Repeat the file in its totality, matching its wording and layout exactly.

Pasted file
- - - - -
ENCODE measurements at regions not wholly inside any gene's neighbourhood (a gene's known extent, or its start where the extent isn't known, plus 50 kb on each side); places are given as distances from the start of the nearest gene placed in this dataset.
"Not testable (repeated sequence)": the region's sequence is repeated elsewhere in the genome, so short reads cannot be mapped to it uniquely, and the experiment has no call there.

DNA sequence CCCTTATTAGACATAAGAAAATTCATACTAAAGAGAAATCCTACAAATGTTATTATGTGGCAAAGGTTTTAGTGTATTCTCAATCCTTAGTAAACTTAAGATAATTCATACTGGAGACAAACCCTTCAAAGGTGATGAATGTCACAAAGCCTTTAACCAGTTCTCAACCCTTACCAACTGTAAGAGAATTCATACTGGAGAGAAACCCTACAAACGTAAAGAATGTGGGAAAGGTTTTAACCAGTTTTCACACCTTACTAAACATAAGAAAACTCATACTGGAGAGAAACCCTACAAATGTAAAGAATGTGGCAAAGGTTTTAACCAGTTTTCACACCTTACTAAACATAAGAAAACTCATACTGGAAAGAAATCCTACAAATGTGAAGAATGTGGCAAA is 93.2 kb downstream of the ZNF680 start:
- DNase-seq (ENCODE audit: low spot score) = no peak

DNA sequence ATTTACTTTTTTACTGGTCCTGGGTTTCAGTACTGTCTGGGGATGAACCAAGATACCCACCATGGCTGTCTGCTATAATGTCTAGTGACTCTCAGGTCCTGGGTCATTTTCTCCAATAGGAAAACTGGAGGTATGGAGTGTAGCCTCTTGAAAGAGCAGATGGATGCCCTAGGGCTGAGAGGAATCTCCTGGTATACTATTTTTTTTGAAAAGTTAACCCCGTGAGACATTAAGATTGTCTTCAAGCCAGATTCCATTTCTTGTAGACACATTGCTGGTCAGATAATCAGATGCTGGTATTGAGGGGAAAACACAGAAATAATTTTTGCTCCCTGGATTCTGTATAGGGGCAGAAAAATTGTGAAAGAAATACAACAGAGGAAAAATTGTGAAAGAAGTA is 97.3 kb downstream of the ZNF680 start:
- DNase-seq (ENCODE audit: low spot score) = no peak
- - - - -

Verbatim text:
ENCODE measurements at regions not wholly inside any gene's neighbourhood (a gene's known extent, or its start where the extent isn't known, plus 50 kb on each side); places are given as distances from the start of the nearest gene placed in this dataset.
"Not testable (repeated sequence)": the region's sequence is repeated elsewhere in the genome, so short reads cannot be mapped to it uniquely, and the experiment has no call there.

DNA sequence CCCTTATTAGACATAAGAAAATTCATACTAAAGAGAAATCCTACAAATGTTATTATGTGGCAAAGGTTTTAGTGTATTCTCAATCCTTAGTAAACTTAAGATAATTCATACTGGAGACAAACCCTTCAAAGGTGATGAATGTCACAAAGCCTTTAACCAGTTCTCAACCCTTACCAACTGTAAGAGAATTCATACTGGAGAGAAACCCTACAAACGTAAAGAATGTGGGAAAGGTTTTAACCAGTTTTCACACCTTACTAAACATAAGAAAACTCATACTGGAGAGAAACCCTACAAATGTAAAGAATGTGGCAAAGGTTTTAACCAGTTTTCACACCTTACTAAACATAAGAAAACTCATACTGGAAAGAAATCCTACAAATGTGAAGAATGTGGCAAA is 93.2 kb downstream of the ZNF680 start:
- DNase-seq (ENCODE audit: low spot score) = no peak

DNA sequence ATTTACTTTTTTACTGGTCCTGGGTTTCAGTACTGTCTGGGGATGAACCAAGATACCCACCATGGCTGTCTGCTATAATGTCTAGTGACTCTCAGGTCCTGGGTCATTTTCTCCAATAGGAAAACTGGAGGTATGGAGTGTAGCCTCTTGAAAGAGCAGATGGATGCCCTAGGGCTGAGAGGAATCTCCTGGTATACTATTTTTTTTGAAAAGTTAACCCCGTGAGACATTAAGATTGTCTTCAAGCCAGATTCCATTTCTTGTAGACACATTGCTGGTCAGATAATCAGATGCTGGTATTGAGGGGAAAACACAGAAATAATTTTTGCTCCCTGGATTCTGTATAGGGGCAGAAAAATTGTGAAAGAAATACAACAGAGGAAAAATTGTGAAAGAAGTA is 97.3 kb downstream of the ZNF680 start:
- DNase-seq (ENCODE audit: low spot score) = no peak